Headteachers march on Downing Street – but get flak for being too polite

Headteachers staged a calm but determined march to Downing Street this morning, devoid of loud chanting but turning up in their numbers to make their point to ministers.

Schools Week joined hundreds of school leaders at 11am underneath the statue of Churchill in Parliament Square as they held their placards held high while camera crews crowded the area.

They walked only a short distance around the corner to Downing Street, with some whistling and clapping as others shouted that the government is “still not listening” about the crisis in funding.

But mostly the enormous crowd – estimated to be 2,000 heads in total – was quiet and held their banners aloft as they waited outside Downing Street for six representatives among them to be let through.

The lack of “protesting” was picked up on social media, including by ITV’s political editor Robert Peston who said because headteachers were “so well-behaved” – which he said was “presumably so as not to set a bad example to your students” – the march now might not make it into a TV news piece.

However other Twitter users were quick to applaud heads for their behaviour, with consultant Ben Verinder responding their “decorum will be part of the story”.

William Deighan, headteacher of Varndean School, tweeted: “We’re largely just mirroring the civilised discourse of the vast majority of our country. Bored of the extreme and polarised debate spewed into our front rooms. No apology for good manners.”

But Vic Goddard, co-principal at Passmores academy in Essex, told Schools Week he was marching because “this generation of children are not being treated fairly.”

His school has already made redundancies and lost 10 “hard-working, committed members of staff” in the past two years and cannot cut any more costs, he added.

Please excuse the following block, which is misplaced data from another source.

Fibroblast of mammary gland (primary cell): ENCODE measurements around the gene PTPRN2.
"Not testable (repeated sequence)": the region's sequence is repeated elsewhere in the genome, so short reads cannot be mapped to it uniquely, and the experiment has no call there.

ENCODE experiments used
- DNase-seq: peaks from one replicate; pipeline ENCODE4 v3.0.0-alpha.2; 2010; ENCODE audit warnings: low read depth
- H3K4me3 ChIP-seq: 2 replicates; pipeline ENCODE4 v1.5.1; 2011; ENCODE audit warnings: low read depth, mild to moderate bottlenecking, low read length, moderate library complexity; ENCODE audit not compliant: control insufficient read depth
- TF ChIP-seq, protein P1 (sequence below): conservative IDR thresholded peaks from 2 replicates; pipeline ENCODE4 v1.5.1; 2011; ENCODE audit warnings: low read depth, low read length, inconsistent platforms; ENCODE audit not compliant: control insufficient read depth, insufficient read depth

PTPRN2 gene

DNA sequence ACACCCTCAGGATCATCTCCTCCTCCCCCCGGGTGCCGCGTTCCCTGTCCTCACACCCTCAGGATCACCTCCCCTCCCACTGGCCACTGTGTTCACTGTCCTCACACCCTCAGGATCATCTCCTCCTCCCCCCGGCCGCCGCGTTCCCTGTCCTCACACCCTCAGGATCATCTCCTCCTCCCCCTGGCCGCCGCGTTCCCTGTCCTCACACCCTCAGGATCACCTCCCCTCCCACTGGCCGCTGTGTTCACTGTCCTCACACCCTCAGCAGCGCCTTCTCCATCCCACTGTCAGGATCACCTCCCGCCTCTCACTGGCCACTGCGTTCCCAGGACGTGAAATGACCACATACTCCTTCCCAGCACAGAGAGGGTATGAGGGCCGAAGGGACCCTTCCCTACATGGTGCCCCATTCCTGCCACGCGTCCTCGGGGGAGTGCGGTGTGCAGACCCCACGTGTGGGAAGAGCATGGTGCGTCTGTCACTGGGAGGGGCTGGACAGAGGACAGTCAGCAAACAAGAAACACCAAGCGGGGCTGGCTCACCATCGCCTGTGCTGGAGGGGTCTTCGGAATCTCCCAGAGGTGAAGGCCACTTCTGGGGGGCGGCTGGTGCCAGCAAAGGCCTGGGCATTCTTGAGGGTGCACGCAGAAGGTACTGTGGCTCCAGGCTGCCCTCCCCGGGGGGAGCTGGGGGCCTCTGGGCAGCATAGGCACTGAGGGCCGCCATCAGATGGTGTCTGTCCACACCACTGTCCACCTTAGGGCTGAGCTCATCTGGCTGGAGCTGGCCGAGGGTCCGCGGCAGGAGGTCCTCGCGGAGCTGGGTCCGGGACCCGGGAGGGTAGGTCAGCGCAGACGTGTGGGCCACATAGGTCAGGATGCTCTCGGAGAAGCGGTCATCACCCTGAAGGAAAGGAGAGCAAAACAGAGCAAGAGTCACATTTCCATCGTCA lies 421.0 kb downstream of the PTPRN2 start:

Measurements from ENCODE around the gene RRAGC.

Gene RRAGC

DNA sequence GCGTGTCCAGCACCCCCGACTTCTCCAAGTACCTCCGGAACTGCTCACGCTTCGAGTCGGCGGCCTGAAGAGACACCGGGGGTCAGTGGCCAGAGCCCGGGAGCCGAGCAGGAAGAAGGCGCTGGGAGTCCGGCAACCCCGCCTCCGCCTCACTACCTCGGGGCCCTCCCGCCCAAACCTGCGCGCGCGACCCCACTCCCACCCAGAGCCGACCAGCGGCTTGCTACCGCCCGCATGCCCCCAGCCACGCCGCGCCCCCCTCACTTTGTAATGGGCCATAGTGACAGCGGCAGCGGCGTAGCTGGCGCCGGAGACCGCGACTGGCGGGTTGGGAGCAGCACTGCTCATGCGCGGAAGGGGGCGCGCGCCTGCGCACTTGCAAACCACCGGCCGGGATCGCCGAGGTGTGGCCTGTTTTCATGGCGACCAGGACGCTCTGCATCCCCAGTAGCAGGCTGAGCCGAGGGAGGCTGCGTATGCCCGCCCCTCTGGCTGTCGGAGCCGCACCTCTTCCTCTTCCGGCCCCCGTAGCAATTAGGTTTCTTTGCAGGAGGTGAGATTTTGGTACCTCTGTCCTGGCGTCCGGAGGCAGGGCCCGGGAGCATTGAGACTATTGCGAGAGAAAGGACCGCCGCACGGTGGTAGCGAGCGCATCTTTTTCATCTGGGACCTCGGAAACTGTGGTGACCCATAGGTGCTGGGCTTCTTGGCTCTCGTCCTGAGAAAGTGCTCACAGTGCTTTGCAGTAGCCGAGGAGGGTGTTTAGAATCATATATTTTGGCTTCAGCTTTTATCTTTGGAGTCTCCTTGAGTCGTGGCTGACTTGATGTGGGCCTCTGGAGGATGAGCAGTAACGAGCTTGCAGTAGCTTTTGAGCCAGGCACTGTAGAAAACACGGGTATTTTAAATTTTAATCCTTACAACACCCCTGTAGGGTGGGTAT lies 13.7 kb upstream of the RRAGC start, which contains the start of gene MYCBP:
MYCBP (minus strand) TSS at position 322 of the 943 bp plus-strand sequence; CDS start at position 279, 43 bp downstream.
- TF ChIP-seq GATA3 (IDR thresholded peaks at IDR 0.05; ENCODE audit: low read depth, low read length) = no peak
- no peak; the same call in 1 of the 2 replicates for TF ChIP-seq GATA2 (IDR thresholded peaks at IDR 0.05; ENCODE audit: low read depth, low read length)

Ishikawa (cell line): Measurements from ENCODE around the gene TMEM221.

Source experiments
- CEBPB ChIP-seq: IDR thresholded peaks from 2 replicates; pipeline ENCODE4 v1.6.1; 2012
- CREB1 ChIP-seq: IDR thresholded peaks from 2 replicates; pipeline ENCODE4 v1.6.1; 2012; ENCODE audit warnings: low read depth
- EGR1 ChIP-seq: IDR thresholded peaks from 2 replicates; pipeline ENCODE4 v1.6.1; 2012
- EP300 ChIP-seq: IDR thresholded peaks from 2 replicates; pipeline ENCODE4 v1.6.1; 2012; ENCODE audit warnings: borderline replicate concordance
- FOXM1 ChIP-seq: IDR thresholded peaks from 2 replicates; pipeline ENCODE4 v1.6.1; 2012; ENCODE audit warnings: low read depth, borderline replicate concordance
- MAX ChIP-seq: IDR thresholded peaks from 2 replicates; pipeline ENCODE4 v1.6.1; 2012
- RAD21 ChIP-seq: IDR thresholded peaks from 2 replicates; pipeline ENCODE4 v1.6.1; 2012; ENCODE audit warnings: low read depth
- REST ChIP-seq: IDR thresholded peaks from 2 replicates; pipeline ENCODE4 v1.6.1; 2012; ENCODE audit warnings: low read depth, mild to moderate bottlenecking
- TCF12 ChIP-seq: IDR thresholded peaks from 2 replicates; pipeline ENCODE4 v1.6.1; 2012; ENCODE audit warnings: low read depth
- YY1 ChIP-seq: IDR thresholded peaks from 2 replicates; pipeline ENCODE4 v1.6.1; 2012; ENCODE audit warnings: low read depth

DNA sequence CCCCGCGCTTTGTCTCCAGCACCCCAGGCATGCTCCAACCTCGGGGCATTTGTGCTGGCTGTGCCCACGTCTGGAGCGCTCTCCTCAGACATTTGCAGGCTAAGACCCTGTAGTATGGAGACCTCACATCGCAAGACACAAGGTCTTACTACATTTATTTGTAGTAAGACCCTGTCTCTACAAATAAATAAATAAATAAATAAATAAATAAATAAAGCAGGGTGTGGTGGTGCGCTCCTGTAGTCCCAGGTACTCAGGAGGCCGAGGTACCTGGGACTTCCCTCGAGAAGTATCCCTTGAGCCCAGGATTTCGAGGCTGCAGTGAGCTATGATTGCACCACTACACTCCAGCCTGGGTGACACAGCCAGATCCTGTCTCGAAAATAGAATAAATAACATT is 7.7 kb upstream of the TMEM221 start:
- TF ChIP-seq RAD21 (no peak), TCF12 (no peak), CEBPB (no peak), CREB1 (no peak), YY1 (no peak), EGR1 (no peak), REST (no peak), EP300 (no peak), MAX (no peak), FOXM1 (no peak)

“It felt horrible from a personal perspective, and from the children’s perspective they’re losing resources.”

The heads entered the gates of Downing Street to present a letter to Theresa May laying out the issues they face.

It warns of bigger class sizes, cuts to support and pastoral services, reduced subject choices and staffing cuts.

The march to the prime minister’s house, called the ‘WorthLess?’ campaign, comes as schools continue to face overstretched budgets and difficult decisions.

As well as an eight per cent cut to funding in real terms since 2010, heads have recently been informed of a more than 40 per cent increase to employer pension contributions from next year and proposed teacher pay rises which look likely not to be fully funded as promised.

Some heads at the march said they were protesting the new National Funding Formula, which is not set to be fully rolled out until 2021, because their own schools will be left out of pocket.

Placards at the march stated that school budgets had been “cut to the bone” and chants claimed the government was “still not listening.”

The Department for Education has repeatedly insisted there is more money going into schools than ever before.

But Geoff Barton, general secretary of the Association of School and College Leaders, said the claim had worn thin.

“We’re increasingly irritated by this because it’s the same old narrative all the time – that we’ve got more money than we’ve ever had.”

But teachers are also dealing with thousands more pupils as a population bulge moves through schools, and mental health support in schools require more resources, he added.

“I’m tired of the rhetoric – and these people here are tired of it too.”

The DfE has previously said school funding is rising to a record £43.5 billion by 2020 – 50 per cent more in real terms per pupil than in 2000.

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One comment

  1. Expecting people to be ill-mannered in order to be featured on the news encourages the likes of Trump. Rudeness doesn’t mean steely determination – it’s usually the opposite.

    And next time the heads march, let it be at half-term (sorry, I know all schools staff need a break) so teachers, TAs, parents and grandparents can join in. What we lack in noise can be made up for by sheer numbers.